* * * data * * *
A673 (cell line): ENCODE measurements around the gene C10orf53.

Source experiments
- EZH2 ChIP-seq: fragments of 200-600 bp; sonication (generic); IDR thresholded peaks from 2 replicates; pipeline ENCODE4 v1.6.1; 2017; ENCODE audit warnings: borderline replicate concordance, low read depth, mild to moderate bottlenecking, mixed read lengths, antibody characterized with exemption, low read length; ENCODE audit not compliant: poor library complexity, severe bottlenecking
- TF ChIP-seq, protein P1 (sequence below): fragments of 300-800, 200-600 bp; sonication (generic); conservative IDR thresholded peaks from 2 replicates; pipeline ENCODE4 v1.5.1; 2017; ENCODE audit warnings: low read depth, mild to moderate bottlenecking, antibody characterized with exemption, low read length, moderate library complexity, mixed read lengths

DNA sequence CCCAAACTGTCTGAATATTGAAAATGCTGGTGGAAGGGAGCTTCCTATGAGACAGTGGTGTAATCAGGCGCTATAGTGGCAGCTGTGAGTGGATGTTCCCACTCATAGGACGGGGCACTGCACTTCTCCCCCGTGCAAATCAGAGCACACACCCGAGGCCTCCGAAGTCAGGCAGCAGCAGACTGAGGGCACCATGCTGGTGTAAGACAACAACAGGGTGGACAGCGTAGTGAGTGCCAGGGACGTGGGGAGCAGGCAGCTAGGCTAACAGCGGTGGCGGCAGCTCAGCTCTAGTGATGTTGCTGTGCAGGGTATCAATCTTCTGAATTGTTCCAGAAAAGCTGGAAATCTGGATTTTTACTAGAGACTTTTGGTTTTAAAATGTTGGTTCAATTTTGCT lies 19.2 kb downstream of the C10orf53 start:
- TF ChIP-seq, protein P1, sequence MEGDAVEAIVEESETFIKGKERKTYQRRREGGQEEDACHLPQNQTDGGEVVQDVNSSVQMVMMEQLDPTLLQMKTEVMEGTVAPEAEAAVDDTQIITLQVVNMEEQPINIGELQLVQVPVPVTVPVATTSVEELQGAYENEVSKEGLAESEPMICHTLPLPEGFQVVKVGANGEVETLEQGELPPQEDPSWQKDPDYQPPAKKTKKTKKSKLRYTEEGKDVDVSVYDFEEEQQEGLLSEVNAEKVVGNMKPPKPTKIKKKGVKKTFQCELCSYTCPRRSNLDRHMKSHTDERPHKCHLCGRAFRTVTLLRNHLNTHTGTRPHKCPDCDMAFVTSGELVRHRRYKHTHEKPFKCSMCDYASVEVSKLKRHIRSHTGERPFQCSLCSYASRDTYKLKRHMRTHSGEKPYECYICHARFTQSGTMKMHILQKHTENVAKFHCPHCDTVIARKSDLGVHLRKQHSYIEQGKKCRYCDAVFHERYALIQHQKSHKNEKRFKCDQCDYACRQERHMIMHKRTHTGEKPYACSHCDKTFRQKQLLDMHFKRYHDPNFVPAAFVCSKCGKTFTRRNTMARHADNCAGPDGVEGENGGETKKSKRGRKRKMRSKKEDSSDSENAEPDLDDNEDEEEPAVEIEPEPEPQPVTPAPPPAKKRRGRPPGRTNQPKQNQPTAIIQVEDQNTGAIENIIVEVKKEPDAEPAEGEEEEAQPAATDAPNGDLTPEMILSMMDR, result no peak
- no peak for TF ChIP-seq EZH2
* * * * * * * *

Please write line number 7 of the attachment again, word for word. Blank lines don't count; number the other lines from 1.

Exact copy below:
- no peak for TF ChIP-seq EZH2